Market volatility is something that all cattle feeders accept. How has it changed?

Nevil Speer

May 14, 2015

3 Min Read
Industry At A Glance: How fed market volatility has changed

Last week’s Industry At A Glance highlighted the shift in basis patterns during the past several years in the fed cattle market. As review, the current basis trend has been moving in an upward channel (albeit that trend has moderated some in recent months). Meanwhile, basis swings from high to low have also amplified during the same time frame. The shifting basis represents somewhat of a new, and very important, challenge for both beef processors and feedyard managers.

To better understand the importance of this dynamic, it’s helpful to have some additional context, most notably, a review of overall market volatility. That’s because the inherent question that arises when discussing shifting basis patterns surrounds the broader influence of market volatility.

This week’s illustration highlights fed market volatility. The fed market’s change versus the prior week is expressed from two perspectives: dollar value and percentage of total value. In both instances, weekly volatility is represented in absolute value terms. In other words, the only thing that matters is relative change – not the direction of the change.

weekly fed steer market volatility

Not surprisingly, from a dollar value perspective, the weekly change trend has increased over time. The 26-week moving average has jumped from about $17 per head to $35 per head. That’s roughly equivalent to doubling the average weekly move—going from an expectation of one week’s market being $1.25 to $1.50 per cwt different compared with the previous week, to an average weekly change of $2.50 to $3.00 per cwt.

Considering that factor alone, it would seem that volatility has become an important concern. However, when representing the weekly change relative to total steer value, a different picture arises. So while higher prices have brought about bigger shifts from week to week, relative volatility has remained constant. The average weekly shift peaked around 2%, and bottomed out at 1%. And from a longer-term perspective, the long-run expectation remains right in the middle, or 1.5% of the previous week’s market. 

Market volatility possesses some other important considerations – especially when it comes to the issue of captive supply (another topic for another week). Nevertheless, what’s your perspective of overall market volatility in recent years? Does any of this week’s explanation around market volatility yield a different consideration for last week’s discussion around basis? Do you expect that market volatility might ramp up in the future with a shifting supply picture?  Leave your thoughts in the comments section below.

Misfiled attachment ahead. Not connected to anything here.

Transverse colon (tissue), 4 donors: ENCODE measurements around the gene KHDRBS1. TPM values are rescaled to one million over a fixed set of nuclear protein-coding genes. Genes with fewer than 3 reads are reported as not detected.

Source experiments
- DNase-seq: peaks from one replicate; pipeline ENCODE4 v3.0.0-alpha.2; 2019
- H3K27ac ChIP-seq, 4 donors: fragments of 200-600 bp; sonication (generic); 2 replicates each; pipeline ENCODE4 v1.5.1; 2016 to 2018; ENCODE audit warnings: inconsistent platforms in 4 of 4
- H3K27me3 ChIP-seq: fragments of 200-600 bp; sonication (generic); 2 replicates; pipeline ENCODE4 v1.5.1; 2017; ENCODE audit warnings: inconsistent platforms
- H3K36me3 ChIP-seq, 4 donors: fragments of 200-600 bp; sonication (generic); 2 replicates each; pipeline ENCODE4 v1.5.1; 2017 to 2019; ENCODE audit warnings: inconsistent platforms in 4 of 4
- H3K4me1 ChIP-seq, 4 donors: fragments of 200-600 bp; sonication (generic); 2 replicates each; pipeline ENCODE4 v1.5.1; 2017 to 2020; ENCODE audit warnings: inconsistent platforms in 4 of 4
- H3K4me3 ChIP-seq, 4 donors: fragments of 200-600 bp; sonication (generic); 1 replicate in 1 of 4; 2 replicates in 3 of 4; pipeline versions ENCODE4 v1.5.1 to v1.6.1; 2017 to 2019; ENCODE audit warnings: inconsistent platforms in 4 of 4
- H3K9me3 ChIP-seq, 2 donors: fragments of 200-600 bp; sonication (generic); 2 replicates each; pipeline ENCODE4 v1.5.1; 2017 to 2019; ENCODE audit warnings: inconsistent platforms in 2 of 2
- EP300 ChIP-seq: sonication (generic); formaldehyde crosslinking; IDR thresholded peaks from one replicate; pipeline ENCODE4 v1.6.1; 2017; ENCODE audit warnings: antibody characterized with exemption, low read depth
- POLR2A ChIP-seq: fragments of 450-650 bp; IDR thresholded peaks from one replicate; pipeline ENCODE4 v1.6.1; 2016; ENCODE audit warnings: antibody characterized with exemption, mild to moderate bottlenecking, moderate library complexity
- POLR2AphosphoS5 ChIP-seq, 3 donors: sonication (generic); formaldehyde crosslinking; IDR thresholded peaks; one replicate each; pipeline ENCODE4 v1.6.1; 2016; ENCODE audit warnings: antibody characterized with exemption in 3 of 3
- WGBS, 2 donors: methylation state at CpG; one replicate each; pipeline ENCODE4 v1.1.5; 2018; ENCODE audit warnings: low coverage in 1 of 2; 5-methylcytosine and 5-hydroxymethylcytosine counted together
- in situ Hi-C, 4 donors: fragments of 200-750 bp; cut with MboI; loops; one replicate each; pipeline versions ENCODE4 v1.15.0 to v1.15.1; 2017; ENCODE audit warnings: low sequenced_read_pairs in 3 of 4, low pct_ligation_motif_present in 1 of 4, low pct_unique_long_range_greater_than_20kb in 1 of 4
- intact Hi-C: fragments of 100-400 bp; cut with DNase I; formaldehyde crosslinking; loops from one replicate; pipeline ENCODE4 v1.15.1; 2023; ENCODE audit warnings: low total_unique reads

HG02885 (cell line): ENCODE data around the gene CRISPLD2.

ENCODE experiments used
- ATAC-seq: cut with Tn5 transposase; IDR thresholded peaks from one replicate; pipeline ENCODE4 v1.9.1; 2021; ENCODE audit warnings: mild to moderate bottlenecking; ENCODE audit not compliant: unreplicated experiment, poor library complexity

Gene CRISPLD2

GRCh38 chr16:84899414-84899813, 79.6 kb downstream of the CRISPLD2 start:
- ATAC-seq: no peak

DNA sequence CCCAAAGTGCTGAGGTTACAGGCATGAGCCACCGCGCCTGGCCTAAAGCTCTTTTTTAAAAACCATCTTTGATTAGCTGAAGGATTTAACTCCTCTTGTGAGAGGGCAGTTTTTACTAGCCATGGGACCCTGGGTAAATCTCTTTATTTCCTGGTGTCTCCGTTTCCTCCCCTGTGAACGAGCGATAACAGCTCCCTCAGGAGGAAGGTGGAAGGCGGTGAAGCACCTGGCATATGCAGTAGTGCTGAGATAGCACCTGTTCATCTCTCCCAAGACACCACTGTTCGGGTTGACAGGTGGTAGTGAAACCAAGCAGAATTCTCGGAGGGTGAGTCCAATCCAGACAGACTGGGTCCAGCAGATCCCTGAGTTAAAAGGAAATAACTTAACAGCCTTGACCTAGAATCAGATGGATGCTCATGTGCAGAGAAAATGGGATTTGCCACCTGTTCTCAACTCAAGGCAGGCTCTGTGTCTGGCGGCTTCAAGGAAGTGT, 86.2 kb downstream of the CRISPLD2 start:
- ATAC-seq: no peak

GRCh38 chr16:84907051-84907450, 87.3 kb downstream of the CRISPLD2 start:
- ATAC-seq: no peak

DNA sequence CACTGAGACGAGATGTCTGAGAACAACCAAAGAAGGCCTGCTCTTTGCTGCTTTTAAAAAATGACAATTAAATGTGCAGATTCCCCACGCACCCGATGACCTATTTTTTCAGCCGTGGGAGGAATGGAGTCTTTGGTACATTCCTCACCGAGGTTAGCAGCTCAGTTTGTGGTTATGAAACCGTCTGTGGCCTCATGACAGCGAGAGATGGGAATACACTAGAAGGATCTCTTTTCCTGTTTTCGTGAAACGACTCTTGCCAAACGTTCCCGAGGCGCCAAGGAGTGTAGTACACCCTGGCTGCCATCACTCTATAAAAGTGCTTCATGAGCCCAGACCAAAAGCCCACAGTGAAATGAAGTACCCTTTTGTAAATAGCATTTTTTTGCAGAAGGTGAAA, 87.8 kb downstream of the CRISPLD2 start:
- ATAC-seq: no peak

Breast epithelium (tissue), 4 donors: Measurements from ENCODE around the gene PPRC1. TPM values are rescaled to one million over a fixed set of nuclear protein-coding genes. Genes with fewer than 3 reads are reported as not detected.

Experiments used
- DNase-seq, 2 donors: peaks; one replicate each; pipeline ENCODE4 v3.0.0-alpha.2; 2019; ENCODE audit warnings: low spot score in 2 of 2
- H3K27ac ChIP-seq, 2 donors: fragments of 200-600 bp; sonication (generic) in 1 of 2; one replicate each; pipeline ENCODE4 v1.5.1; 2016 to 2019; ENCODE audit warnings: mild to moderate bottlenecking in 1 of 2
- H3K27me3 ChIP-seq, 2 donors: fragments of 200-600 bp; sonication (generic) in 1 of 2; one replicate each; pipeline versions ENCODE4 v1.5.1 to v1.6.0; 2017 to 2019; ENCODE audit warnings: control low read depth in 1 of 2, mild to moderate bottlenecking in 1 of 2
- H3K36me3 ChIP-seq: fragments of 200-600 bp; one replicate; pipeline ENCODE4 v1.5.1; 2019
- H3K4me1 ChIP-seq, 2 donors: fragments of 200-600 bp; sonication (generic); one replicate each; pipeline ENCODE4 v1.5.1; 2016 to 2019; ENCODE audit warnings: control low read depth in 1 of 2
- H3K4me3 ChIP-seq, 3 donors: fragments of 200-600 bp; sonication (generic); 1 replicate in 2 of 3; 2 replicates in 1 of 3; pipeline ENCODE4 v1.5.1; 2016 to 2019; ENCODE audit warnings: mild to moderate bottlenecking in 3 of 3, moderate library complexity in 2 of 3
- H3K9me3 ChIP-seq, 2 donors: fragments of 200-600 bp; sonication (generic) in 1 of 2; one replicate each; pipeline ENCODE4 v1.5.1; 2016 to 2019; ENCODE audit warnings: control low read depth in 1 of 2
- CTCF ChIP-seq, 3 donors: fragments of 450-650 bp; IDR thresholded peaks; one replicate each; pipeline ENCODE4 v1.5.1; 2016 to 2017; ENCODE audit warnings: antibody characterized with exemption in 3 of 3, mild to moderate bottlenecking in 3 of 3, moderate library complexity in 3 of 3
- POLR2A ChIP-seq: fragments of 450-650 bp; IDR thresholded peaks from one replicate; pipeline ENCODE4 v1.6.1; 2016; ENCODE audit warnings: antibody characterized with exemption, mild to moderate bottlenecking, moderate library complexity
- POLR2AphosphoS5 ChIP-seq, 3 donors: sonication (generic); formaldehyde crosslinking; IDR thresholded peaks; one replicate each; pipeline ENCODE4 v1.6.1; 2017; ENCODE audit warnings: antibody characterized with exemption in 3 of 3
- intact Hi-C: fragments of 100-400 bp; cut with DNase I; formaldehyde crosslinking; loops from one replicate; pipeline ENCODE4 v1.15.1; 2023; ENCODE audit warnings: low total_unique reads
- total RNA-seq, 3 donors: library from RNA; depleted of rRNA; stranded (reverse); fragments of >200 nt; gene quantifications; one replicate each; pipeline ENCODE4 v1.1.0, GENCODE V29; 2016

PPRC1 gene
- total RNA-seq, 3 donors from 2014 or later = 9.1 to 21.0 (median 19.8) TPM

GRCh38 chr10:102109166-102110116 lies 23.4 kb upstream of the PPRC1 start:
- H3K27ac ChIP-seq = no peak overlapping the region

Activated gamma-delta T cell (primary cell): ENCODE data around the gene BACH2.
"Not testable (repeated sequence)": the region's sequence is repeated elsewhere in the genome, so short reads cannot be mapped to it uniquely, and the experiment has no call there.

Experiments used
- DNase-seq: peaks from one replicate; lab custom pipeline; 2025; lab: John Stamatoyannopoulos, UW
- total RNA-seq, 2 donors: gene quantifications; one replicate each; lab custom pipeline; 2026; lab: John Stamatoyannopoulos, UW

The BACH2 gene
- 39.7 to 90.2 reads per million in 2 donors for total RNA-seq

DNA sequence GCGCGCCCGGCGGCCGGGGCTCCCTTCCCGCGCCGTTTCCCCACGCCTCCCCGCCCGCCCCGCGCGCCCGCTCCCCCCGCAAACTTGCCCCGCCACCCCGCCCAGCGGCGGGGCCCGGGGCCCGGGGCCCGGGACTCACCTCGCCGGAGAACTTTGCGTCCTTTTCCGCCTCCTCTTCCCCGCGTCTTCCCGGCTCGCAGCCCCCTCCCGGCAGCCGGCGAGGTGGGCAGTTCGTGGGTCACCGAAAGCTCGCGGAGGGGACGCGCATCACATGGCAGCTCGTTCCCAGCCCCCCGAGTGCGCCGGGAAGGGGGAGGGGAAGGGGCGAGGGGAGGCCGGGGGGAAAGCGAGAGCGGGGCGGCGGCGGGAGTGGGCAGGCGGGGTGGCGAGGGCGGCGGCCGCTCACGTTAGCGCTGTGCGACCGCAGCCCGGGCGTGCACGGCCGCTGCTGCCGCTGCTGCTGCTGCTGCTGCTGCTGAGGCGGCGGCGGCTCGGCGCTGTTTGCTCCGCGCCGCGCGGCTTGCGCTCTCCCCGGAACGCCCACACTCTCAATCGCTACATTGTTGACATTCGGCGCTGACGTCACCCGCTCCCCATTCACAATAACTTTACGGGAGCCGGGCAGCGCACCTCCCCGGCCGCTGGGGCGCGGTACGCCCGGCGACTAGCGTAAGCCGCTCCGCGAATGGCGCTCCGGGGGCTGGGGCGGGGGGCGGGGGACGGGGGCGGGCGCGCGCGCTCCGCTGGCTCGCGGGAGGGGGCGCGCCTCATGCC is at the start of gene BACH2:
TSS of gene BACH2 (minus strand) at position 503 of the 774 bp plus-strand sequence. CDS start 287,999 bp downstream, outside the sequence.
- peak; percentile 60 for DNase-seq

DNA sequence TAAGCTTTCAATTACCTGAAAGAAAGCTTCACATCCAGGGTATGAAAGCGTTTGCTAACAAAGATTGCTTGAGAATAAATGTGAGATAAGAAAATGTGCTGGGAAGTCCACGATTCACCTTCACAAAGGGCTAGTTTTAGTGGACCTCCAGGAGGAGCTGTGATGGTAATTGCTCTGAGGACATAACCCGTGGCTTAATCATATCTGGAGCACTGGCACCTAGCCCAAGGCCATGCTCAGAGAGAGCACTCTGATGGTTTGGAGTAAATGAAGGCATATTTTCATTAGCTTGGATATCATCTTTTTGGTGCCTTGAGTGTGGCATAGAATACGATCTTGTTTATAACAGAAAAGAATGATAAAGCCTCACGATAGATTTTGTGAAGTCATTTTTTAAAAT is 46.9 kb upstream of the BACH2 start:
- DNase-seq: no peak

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About the Author(s)

Nevil Speer

Nevil Speer serves as an industry consultant and is based in Bowling Green, KY.

Nevil Speer has extensive experience and involvement with the livestock and food industry including various service and consultation projects spanning such issues as market competition, business and economic implications of agroterrorism, animal identification, assessment of price risk and market volatility on the producer segment, and usage of antibiotics in animal agriculture.
Dr. Speer writes about many aspects regarding agriculture and the food industry with regular contribution to BEEF and Feedstuffs.  He’s also written several influential industry white papers dealing with issues such as changing business dynamics in the beef complex, producer decision-making, and country-of-origin labeling.
He serves as a member of the Board of Directors for the National Institute for Animal Agriculture.
Dr. Speer holds both a PhD in Animal Science and a Master’s degree in Business Administration.

Contact him at [email protected].

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